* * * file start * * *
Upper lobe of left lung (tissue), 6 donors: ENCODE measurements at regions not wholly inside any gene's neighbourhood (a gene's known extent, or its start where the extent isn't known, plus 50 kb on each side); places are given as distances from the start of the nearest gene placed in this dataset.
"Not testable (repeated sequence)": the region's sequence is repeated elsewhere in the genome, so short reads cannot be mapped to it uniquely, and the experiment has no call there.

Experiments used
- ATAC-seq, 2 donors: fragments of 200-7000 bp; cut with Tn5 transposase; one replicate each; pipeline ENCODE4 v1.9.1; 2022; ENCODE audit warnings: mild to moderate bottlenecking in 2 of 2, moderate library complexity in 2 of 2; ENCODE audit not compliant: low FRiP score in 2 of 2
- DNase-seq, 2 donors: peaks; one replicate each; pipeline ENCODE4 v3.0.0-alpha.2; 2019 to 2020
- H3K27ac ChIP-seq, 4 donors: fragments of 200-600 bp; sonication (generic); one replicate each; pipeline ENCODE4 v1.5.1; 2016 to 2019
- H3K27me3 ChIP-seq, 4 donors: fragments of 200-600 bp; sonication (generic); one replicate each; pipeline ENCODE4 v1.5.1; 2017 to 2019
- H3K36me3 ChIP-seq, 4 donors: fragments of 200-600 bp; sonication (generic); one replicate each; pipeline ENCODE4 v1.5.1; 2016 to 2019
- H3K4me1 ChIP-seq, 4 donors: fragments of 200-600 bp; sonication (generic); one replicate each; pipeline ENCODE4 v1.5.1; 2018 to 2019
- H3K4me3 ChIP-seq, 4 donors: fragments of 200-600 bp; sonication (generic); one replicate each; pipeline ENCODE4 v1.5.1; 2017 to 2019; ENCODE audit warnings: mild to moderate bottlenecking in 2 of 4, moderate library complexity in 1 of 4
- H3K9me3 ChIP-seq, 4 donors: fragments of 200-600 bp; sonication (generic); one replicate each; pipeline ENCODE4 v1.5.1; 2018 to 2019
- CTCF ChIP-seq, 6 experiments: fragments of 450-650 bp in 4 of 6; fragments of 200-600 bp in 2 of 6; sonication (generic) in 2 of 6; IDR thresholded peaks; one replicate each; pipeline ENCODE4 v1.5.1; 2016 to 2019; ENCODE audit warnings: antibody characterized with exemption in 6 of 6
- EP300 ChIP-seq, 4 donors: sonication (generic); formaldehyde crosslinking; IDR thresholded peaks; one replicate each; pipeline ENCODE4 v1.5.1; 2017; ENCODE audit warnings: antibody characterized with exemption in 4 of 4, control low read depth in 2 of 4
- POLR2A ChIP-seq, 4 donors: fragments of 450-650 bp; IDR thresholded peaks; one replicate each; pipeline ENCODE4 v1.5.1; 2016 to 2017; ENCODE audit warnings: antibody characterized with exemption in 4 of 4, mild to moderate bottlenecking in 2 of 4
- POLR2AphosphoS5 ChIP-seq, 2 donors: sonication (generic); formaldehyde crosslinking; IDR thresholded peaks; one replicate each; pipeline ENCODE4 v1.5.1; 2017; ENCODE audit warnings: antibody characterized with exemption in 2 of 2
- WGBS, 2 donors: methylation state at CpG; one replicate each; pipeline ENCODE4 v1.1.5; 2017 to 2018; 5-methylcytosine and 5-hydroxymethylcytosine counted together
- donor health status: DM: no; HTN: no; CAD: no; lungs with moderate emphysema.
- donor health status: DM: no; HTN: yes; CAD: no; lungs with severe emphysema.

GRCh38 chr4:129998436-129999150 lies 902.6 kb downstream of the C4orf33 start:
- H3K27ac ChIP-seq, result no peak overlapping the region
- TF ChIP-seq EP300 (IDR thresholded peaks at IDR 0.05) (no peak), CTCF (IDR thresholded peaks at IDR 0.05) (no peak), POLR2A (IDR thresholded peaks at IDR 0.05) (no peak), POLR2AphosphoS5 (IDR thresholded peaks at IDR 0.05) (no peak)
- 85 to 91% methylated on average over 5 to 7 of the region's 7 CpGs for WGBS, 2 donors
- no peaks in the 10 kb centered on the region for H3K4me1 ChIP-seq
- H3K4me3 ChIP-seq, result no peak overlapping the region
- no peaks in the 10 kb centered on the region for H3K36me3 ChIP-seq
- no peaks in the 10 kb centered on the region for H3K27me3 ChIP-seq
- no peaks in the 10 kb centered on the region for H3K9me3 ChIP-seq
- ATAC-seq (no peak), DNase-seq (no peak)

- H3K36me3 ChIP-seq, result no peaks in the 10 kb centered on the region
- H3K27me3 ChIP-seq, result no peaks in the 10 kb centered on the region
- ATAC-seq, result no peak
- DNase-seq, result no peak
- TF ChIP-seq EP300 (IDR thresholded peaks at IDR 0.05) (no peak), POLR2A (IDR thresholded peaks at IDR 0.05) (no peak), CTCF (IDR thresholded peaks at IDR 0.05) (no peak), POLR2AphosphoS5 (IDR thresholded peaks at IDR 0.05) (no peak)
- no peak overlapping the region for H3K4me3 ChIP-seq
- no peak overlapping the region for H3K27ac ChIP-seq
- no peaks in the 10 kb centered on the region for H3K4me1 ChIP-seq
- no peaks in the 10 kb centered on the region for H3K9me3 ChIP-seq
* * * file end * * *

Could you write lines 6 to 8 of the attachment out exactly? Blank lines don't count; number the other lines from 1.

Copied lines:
- H3K27ac ChIP-seq, 4 donors: fragments of 200-600 bp; sonication (generic); one replicate each; pipeline ENCODE4 v1.5.1; 2016 to 2019
- H3K27me3 ChIP-seq, 4 donors: fragments of 200-600 bp; sonication (generic); one replicate each; pipeline ENCODE4 v1.5.1; 2017 to 2019
- H3K36me3 ChIP-seq, 4 donors: fragments of 200-600 bp; sonication (generic); one replicate each; pipeline ENCODE4 v1.5.1; 2016 to 2019